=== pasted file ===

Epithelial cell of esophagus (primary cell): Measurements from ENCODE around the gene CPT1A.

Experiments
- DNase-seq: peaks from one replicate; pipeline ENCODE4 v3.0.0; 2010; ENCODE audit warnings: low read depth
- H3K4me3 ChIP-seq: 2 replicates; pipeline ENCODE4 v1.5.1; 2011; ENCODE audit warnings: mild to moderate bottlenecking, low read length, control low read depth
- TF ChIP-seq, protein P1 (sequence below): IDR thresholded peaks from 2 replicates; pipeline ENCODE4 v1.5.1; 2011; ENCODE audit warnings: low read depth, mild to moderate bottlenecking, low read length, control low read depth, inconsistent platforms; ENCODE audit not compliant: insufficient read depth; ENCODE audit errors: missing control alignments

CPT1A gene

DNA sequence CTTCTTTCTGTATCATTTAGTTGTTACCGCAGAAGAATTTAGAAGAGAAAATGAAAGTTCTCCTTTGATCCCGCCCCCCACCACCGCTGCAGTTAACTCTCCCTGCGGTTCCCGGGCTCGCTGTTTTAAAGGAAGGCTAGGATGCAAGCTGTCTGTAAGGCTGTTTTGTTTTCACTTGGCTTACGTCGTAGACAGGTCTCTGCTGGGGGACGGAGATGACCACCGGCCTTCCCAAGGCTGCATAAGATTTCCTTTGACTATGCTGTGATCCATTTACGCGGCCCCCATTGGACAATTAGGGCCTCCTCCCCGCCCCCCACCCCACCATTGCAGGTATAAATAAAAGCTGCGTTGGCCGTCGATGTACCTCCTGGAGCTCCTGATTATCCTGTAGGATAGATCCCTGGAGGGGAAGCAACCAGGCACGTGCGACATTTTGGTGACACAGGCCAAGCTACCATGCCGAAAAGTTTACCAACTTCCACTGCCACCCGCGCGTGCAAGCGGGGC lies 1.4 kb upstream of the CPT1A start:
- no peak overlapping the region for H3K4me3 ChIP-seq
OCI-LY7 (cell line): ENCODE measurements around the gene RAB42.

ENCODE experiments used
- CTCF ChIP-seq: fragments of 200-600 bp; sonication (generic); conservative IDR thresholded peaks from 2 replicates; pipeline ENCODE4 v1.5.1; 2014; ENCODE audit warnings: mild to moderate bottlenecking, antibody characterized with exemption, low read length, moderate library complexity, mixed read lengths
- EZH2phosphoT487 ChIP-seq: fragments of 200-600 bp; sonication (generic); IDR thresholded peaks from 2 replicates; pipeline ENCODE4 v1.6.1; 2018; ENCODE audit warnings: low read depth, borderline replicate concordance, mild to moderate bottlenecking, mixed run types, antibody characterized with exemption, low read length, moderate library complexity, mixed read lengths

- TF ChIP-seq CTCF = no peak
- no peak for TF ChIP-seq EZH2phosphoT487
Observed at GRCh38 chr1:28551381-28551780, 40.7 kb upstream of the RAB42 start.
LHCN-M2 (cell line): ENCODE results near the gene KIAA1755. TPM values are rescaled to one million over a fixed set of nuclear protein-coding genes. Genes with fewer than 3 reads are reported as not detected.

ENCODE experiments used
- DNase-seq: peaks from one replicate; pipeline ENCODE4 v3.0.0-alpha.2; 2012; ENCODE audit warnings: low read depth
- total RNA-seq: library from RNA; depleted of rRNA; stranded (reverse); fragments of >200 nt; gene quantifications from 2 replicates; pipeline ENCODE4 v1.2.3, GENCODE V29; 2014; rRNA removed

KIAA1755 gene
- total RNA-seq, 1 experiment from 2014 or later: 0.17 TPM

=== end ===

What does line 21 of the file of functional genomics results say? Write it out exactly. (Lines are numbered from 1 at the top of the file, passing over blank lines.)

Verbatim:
- total RNA-seq, 1 experiment from 2014 or later: 0.17 TPM